NMFT LogoEarlier this week I attended the meeting of the Executive Committee of the Northern Monroe Fire Territory. I am a non-voting taxpayer member of the Executive Committee. At the meeting we heard concerns from some residents both that the tax rate increase in creating the territory was too high and that they could not understand where that high tax rate came from. While the former is a values question that each taxpayer has to come to answer to on their own, I thought I would take a bit of time here explaining where that tax rate actually comes from and where that money goes.

Again, the purpose of this post is not to persuade anyone; it is just to educate the public about how their tax rates are determined. Hopefully with a little bit of shared knowledge and shared understanding, we can all engage in productive dialog about the services needed by our community and their costs.

Governance of the Territory

First, though, let me take a moment to explain the governance of the territory. The territory was established through specific processes set out by state law. The authority to create the territory is held  by the township boards coming together to form the territory. The Bloomington Township Board and the Washington Township Board passed identical resolutions that established the territory, and both boards also passed the Northern Monroe County Fire Protection Territory Agreement, which is essentially the by-laws that govern the territory.

Note that in a fire territory, by law one of the units (townships) has to be designated the “provider unit”. The budget for the territory then sits in the provider unit, and the provider unit’s  board has annual budget authority over the territory. So in the case of Northern Monroe, because Bloomington Township is designated as the “provider unit”, the Bloomington Township Board ultimately has authority over the territory budget.

That agreement established the 6-member Executive Committee, which consists of: both township trustees and one township board member from each township (4 voting members total) and one non-voting citizen representative from each township (I am the non-voting citizen representative from Bloomington Township and Mike Baker is the representative from Washington Township). The Executive Committee’s duties are as follows:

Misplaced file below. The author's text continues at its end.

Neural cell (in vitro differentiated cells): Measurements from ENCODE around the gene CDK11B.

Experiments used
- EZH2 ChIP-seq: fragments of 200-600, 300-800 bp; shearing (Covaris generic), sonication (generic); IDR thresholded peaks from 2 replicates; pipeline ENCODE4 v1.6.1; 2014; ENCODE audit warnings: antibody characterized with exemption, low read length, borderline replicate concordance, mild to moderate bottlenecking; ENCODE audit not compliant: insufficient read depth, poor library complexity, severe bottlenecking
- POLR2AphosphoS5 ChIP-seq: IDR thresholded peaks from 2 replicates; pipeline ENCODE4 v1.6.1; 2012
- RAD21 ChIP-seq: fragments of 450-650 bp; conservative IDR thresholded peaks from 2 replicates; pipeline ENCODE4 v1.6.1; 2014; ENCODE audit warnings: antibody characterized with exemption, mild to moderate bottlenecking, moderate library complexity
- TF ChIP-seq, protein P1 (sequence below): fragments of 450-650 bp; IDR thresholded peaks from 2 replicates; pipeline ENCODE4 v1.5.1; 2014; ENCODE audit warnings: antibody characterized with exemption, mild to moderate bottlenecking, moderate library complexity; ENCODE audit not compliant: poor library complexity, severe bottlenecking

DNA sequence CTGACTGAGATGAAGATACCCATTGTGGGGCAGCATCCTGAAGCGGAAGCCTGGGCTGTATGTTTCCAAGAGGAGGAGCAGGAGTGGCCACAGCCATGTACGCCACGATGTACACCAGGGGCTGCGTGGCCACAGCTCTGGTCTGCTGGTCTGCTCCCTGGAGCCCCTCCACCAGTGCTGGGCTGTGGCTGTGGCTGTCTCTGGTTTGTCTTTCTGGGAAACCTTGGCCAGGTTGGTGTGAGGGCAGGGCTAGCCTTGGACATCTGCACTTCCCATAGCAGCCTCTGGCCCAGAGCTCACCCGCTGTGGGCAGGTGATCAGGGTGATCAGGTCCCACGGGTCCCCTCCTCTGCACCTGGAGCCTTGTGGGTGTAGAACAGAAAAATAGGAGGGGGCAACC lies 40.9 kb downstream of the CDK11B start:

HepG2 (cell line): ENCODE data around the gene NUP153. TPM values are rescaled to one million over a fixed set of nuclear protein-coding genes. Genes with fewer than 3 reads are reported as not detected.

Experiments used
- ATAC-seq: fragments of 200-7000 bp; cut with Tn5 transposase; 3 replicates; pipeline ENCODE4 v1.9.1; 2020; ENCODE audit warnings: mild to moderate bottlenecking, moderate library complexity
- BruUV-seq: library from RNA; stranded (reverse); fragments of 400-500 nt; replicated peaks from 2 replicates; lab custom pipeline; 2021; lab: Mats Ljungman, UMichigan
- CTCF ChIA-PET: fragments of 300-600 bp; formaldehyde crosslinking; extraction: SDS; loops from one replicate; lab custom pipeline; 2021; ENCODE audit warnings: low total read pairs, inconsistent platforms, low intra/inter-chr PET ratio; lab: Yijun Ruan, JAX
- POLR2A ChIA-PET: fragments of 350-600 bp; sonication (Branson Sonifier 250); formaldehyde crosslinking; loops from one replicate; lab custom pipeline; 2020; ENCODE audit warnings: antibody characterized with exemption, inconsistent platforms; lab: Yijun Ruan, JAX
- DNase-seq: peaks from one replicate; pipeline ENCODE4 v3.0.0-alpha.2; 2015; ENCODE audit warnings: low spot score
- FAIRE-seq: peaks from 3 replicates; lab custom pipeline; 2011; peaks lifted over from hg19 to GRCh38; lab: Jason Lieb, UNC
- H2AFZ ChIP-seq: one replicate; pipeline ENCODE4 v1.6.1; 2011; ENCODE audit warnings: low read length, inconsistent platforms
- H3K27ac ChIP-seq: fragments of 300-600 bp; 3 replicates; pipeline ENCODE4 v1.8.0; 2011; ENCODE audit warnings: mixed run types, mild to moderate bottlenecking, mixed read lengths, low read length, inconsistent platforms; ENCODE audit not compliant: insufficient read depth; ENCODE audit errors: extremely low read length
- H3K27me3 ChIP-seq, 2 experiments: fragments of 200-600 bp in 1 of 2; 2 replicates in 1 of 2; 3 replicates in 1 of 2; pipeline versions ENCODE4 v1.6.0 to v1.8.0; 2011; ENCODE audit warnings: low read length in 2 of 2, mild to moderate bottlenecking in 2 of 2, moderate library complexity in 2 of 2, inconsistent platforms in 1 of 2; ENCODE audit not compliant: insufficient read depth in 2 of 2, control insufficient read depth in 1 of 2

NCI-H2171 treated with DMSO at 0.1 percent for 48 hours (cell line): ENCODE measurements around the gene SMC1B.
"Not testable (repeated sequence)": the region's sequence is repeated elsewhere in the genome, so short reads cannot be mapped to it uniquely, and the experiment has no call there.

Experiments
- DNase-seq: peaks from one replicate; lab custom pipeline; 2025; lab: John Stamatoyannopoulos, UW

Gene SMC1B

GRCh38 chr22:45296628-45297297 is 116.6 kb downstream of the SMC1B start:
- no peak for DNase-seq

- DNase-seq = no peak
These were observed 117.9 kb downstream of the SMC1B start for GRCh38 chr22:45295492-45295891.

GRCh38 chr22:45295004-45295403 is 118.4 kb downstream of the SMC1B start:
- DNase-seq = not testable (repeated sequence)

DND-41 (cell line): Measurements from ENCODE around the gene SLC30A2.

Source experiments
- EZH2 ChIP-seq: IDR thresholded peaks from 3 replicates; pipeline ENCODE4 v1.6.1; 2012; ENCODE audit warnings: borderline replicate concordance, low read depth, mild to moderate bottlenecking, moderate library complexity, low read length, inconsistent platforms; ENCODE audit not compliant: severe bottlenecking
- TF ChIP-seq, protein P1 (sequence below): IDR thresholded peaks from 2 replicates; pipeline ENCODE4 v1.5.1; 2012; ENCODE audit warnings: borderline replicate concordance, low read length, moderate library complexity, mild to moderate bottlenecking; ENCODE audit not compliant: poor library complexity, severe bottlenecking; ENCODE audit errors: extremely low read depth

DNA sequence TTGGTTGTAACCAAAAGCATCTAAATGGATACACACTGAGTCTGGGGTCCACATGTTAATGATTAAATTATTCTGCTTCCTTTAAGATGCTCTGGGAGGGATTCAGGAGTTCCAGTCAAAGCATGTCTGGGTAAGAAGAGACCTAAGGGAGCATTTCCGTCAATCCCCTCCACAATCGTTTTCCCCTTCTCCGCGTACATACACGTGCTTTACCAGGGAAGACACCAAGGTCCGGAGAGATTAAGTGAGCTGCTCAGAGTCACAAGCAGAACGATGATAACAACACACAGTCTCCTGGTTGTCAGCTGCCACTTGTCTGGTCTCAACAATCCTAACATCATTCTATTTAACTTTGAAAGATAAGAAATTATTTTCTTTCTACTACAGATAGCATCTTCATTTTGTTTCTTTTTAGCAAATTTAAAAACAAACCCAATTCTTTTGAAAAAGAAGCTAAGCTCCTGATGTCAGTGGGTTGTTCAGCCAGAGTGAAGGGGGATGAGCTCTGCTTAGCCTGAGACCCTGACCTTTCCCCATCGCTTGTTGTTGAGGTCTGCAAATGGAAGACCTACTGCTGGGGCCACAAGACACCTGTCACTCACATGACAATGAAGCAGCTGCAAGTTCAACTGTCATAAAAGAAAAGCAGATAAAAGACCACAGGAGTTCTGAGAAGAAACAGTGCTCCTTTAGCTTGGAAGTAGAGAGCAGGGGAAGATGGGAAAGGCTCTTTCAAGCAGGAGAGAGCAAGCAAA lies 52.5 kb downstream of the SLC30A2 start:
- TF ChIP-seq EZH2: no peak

• Recommend annual budget;
  • Recommend major purchases in excess of $50,000;
  • Contribute to the planning and development of possible future capital
  • Receive and review annual reports from the Provider Unit and Fire Chief;
  • Recommend staffing and equipment allocations;
  • Appoint the Fire Chief;
  • Act as liaison with the township s/he represents, enhancing communication between the township board, the community, and the Executive Committee.


So now onto the discussion of how to get from the budget to the tax rates. The best source for budgets for ALL taxing units in the state of Indiana is the state’s web site Gateway Report Builder. From there, you can download budgets, tax rate information, and just about any other financial information you want about any local unit in the state. To get the budgets for the territory, go to Budgets -> Line Item Budget Estimate, and choose Monroe County and Bloomington Township. There are two separate funds that make up the fire territory: Special Fire Protection Territory General and Special Fire Protection Territory Equipment Replacement. General is the annual budget for operating the fire territory and Equipment Replacement is for accumulating funds to replace apparatus (fire trucks, etc.).

I’ve included copies of the 2017 budget reports here:

So from the perspective of calculating the tax rates, the most important thing about the budget is the bottom line. Here is the bottom line from the General Fund budget:

Screenshot 2017-05-04 19.14.38

The annual budget, as passed by the Bloomington Township (provider unit) Board for 2017 for the general fund (which, again, funds the operations of the fire department, including salaries, lease payments on a fire station, and pretty much any other expenses of the fire department except equipment replacement) is $2,776,423.

I will write another posting that will discuss this budget further — while the above budget reports give you some detail, the categories are sometimes broader than would be useful. For example, under administration salaries and firefighter salaries, most people would like to see how that actually breaks down in terms of the number of firefighters at what ranks, and how much they are paid. I’ll provide that information, but in a separate posting.

Financial Statement and Property Tax Levy